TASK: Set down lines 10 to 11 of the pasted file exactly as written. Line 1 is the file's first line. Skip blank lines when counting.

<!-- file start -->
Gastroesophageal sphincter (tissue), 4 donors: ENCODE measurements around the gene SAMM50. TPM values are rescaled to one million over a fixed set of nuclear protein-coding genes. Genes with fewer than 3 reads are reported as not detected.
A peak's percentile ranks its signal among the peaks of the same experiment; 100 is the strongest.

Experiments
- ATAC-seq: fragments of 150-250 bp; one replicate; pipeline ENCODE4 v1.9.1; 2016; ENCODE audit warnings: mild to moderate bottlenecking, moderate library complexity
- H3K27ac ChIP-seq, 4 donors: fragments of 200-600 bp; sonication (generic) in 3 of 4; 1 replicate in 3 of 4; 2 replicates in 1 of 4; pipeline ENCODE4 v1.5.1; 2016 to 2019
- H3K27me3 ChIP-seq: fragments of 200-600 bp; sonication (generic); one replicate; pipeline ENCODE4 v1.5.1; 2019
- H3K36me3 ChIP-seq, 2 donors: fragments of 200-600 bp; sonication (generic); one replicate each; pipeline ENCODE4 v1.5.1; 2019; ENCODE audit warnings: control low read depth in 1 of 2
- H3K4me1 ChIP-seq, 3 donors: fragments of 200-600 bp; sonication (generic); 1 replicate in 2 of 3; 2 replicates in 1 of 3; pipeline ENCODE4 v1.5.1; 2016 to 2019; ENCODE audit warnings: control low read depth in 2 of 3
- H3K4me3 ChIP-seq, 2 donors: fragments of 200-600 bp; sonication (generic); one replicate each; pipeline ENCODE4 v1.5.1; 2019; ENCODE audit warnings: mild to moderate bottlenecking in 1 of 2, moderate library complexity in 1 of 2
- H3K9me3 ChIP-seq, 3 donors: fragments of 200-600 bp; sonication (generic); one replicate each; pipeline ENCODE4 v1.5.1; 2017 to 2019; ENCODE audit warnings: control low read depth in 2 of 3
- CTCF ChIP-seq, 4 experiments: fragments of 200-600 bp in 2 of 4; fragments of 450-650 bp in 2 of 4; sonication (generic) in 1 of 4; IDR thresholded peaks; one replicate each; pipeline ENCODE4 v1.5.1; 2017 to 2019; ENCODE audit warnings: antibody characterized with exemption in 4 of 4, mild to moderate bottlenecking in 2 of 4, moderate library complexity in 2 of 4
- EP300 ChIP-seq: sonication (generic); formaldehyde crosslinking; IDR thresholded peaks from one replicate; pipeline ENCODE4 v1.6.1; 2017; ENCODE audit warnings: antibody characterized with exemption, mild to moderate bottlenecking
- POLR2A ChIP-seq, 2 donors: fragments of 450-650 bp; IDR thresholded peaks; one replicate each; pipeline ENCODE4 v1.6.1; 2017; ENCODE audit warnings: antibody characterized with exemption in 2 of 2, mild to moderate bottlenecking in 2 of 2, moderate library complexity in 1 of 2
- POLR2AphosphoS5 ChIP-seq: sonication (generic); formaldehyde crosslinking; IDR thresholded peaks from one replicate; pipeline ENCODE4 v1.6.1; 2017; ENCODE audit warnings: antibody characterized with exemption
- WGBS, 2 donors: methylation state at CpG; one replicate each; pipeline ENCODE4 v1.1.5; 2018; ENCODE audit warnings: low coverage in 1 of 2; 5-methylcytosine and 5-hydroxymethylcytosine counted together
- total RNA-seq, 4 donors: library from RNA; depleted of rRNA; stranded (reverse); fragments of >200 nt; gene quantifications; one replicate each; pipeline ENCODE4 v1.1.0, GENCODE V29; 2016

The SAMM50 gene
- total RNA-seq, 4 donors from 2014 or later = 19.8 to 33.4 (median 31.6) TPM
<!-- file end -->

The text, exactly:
- H3K9me3 ChIP-seq, 3 donors: fragments of 200-600 bp; sonication (generic); one replicate each; pipeline ENCODE4 v1.5.1; 2017 to 2019; ENCODE audit warnings: control low read depth in 2 of 3
- CTCF ChIP-seq, 4 experiments: fragments of 200-600 bp in 2 of 4; fragments of 450-650 bp in 2 of 4; sonication (generic) in 1 of 4; IDR thresholded peaks; one replicate each; pipeline ENCODE4 v1.5.1; 2017 to 2019; ENCODE audit warnings: antibody characterized with exemption in 4 of 4, mild to moderate bottlenecking in 2 of 4, moderate library complexity in 2 of 4